Romantic relationships are the biggest area that I focus on making sure I accept and take my losses, but your area may be different. Maybe you struggle to take a loss when an investment doesn’t work out. Maybe you bought a rental property that is losing you money each month. Consider if there are areas in your life you would be better off taking the loss, learning from the experience, and redirecting your energy elsewhere.

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Finding Your Investment Style

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May your investing research give your future as much promise as this glorious morning sky view in San Jose

I’m going to be up front, based on the research I’ve done and considering my lifestyle and values, I believe value investing is the best form of investing style for the long term and building substantial wealth. However, I know people have different goals, skills, and personality traits, so I don’t want to discredit other investing styles. I do believe you should research the different investing styles, reflect on them, decide on a style, and consistently stick to it with periodic check ins to see if it still resonates with you.

Consistency is important. It will give you time to fully develop your skill set. Don’t be quickly swayed by differing opinions. Consider all advice, but designate a time, maybe yearly, to evaluate your investing style again. Otherwise you risk switching from style to style quickly, without giving yourself a chance to flourish. It’s like constantly uprooting a flower to put it in a better environment; yes, some environments are better, but the act of uprooting the flower for minor improvements is more damaging than giving it a chance to grow in its current environment.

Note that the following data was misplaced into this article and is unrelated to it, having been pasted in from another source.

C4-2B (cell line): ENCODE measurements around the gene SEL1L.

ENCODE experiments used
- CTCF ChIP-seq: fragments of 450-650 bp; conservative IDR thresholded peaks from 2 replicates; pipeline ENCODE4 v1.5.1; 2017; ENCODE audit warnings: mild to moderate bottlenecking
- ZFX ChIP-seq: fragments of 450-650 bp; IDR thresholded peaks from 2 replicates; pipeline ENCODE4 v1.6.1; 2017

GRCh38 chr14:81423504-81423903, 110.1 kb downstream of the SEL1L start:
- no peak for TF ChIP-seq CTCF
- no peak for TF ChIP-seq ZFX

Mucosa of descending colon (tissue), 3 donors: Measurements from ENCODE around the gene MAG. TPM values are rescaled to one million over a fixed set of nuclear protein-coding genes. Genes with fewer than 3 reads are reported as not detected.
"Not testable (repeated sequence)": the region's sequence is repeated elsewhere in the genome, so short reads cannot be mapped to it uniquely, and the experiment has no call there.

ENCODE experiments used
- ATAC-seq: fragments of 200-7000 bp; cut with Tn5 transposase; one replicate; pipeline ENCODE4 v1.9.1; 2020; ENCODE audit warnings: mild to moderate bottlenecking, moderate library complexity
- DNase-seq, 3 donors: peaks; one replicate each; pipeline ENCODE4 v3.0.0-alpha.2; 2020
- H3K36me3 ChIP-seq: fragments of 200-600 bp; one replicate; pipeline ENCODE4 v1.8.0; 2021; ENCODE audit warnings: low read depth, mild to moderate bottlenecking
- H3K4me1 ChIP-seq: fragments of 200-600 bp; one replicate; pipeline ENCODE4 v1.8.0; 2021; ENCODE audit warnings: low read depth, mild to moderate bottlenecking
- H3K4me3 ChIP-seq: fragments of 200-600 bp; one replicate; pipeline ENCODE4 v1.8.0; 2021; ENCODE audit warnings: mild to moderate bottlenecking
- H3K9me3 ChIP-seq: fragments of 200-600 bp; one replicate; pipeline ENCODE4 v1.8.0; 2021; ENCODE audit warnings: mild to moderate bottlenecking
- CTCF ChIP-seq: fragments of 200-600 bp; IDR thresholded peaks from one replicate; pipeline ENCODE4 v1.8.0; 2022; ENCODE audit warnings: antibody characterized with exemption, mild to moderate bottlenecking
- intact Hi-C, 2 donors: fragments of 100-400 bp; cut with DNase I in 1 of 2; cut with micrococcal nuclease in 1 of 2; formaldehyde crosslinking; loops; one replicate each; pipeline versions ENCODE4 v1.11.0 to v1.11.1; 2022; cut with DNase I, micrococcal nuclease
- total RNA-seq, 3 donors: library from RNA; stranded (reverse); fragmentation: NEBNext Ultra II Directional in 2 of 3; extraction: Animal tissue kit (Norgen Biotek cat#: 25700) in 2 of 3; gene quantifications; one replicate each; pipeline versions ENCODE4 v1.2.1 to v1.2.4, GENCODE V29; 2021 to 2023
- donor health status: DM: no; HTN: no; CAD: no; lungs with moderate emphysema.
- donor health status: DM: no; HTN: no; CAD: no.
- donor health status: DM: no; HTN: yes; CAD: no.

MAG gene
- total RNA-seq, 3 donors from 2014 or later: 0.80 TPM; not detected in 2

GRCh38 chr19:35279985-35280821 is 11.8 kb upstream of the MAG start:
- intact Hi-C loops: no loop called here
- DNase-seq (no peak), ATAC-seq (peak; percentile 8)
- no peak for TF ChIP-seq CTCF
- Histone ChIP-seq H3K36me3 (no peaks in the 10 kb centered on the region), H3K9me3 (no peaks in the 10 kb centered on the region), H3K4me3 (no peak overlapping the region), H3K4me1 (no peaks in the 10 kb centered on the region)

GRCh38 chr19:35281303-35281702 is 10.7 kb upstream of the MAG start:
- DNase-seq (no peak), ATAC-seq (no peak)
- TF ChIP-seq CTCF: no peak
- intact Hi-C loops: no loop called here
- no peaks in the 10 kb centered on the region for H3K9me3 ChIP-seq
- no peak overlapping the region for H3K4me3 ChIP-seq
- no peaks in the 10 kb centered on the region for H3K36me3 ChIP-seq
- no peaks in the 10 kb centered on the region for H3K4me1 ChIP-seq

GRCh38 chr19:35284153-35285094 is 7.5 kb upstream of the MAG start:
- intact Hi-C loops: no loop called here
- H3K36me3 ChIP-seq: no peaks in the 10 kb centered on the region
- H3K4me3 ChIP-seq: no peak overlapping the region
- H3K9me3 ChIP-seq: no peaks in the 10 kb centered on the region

Step one in determining your investment style is to think about your goals and how much time you want to spend towards investing. Consider the following questions to help you determine what investment style might work for you:

  • Do you want consistent income in the form of dividend payments?
  • Do you want lower taxes taken out of your investment earnings by holding onto investments greater than one year?
  • Do you want to spend several hours researching a company prior to investing, but then have the assurance that the company has strong financials and even if the stock drops some, will come back over time?
  • Do you want to make potentially large amounts of money quickly?
  • Are you ok with having to check in on your investments several times a week?

Step two is to consider your self-reflection from step one, while researching different investment styles. Below I dive into some details of two of the prominent investing styles: growth and value investing.

UntitledInformation about growth and value investing was found on the Investopedia website, located at http://www.investopedia.com/terms/g/growthstock.asp and http://www.investopedia.com/university/value-investing/value-investing1.asp.

This is quick overview of two prominent investment styles. Take some time to look more into one that resonates with you. Start small with investing and learn more with each purchase. Best of luck to you on your investing journey!